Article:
Thursday, October 13, 2011

Book review: PUSH Stitchery


PUSH Stitchery can be purchased at Amazon.com

I just received this little book of stitchwork by 30 different artists who are “exploring the boundaries of stitched art”.  It first caught my eye because of the unusual cover … the arrow shape ends with a die-cut hole in the cover which reveals one of the stitcheries contained in the book.  It’s a tantalizing taste of what lies within.

Jamie Chalmers (“Mr. X” of the U.K.) has curated this book with an eye towards showcasing the cutting edge of stitchery and where it is going, blurring the line between craft and art.  As a stitcher himself (and author of the blog, Mr. X Stitch, Mr. Chalmers seems to have the ability to seek out some of the most innovative stitchers I’ve seen in a while.  (As an art quilter myself, I try to keep up with what’s new and exciting, but I had never heard of some of these artists before … and they are well-worth hearing about.

Each  artist is given a generous 5 or 6 pages to showcase his or her work.  Although most have chosen fabric as their medium of choice, there are some unexpected and exciting alternative mediums to see, too … such as Clyde Olliver’s work in stone, and Severija Incirauskait√©-Kriaunevicien√©’s work in found metals.

Cayce Zavagla uses crewel embroidery to create masterly images that rival oil-painted portraits.  The detailing is incredible, and I want to reach out and touch them.  Rosie James works in stitched drawings, and her sketches in thread are vibrant and exciting.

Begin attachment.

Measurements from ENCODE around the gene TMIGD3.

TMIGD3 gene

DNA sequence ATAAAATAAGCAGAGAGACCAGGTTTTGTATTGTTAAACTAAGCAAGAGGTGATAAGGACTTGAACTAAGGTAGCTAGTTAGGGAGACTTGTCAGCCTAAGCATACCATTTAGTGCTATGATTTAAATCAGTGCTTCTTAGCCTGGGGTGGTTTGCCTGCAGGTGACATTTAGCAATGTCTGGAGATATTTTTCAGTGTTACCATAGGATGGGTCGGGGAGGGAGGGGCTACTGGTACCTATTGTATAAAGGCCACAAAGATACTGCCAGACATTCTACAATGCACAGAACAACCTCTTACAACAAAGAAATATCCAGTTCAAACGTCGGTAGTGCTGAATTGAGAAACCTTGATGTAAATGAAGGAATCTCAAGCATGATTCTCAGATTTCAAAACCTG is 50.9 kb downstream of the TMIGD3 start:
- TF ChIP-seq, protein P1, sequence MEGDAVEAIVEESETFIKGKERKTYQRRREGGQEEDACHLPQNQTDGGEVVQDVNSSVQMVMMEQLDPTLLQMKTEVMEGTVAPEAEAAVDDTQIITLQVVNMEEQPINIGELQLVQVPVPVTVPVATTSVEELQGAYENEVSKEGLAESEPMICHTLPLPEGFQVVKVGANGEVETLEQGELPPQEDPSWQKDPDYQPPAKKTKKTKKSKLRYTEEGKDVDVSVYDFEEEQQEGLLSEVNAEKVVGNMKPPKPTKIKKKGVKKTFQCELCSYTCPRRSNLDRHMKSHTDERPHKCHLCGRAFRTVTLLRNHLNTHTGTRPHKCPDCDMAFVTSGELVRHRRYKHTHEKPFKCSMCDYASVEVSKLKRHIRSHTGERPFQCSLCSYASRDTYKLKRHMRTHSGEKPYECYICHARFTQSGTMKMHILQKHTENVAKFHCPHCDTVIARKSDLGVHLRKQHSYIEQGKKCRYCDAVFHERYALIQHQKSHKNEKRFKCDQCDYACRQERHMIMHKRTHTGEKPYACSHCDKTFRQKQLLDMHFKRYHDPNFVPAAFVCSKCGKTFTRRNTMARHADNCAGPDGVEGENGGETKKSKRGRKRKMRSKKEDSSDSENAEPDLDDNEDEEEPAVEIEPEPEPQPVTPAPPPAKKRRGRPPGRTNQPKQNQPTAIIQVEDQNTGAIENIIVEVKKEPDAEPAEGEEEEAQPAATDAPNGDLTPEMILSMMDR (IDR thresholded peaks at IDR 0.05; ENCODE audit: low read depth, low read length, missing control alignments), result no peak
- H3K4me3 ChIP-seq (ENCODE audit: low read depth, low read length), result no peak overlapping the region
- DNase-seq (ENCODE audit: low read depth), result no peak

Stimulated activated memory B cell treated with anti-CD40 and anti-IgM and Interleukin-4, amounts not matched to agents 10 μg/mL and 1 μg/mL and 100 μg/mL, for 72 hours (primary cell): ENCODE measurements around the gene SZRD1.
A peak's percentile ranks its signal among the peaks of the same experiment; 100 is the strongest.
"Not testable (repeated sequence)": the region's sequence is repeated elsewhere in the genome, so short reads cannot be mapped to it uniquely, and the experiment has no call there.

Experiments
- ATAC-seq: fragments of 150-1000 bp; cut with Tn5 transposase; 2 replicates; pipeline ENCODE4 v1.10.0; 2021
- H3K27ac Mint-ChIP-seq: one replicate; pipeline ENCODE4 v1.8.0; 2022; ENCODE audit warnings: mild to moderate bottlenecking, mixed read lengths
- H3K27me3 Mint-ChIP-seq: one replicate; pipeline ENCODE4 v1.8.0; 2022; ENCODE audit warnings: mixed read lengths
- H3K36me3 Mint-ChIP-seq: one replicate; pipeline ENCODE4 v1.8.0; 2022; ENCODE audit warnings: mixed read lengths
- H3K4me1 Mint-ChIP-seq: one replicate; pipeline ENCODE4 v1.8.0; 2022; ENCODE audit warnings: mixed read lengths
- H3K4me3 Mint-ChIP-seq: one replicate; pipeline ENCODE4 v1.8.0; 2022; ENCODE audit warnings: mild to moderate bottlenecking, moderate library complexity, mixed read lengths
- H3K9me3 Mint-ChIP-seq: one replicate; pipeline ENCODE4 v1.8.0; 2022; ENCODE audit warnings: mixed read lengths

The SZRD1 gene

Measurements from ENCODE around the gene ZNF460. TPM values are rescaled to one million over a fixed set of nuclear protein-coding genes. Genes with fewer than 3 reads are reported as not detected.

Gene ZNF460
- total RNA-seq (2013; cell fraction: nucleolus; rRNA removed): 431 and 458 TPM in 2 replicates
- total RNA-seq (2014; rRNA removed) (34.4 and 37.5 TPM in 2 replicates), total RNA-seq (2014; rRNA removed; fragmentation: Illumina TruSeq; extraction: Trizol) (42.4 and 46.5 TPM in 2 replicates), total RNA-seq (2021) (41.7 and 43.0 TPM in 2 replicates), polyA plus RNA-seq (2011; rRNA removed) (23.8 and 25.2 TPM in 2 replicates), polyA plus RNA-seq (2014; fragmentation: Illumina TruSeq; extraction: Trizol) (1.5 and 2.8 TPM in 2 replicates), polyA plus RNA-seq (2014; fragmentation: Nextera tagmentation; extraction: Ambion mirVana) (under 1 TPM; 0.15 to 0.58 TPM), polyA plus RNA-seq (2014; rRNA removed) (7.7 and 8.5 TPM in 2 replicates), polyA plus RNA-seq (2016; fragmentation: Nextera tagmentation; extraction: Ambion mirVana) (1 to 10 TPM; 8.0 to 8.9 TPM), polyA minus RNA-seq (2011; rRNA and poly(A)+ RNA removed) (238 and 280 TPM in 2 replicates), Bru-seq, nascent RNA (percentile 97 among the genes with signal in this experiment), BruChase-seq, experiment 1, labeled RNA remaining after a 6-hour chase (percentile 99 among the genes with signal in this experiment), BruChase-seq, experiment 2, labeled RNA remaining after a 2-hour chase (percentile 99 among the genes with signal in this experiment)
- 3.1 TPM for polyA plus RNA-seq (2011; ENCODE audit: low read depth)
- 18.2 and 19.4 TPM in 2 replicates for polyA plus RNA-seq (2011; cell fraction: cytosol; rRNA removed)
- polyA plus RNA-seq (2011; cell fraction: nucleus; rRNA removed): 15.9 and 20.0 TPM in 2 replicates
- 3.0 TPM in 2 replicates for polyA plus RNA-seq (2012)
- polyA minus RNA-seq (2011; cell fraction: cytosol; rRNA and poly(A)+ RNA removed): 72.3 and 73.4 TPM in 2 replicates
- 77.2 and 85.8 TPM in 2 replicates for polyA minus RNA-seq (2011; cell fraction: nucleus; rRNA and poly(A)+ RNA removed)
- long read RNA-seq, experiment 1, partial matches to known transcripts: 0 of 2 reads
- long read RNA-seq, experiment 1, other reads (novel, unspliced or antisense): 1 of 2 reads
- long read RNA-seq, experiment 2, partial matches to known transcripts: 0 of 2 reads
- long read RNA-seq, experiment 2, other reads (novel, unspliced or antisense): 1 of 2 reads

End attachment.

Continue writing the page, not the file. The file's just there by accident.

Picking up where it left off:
There are artists who work in collage, illustration, vintage linens, photography, reclaimed fabrics, paper, mixed media, old textbook images, and found objects.

Alicia Ross uses a combination of the computerization of sewing with pop art to create extremely unusual works that are impossible to describe.  She states that her work “examines contradicting female roles and the simultaneous attraction and repulsion to their objectification.”  This is not merely a lofty-sounding artist’s statement, it truly deserves further investigation.

Of course, not every artist’s work is to my taste, nor will it be to yours.  But I find that I learn something even from those whose work I dislike at first.  Upon second or third examination, I can see “where they are going”, and even tag along for a while.

William Schaff’s work in this book focuses on some bizarre religious imagery that may shock some.  Aya Kakeda’s embroidery appears to be childlike and innocent at first, but can turn out to be dark and violent upon closer inspection. 

There is some beautiful and sweet embroidery, some complex stitchery, some figural and some abstract artwork, and vibrant color alongside stark black-and-white imagery.  There is even an installation artist included, Louise Riley.

One artist that I am familiar with is Jimmy McBride (USA), who “works for an intergalactic shipping company”, and whose “views out my window provide amazing inspirations for the quilts that I make.”

There’s no room to name all the artists and all their works … needless to say, I can wholeheartedly recommend this little (about 7”x9” with 176 pages) book.  The photography is excellent, the artists’ interviews are concise and clearly written, and I’m glad to have added this one to my library.  (I received this book from the publisher (www.larkcrafts.com) for the purpose of an independent review.)  As always, I could wish for a larger size, but there is something to be said for a smaller book, too, as it’s easier to tote around in my bag and share with friends.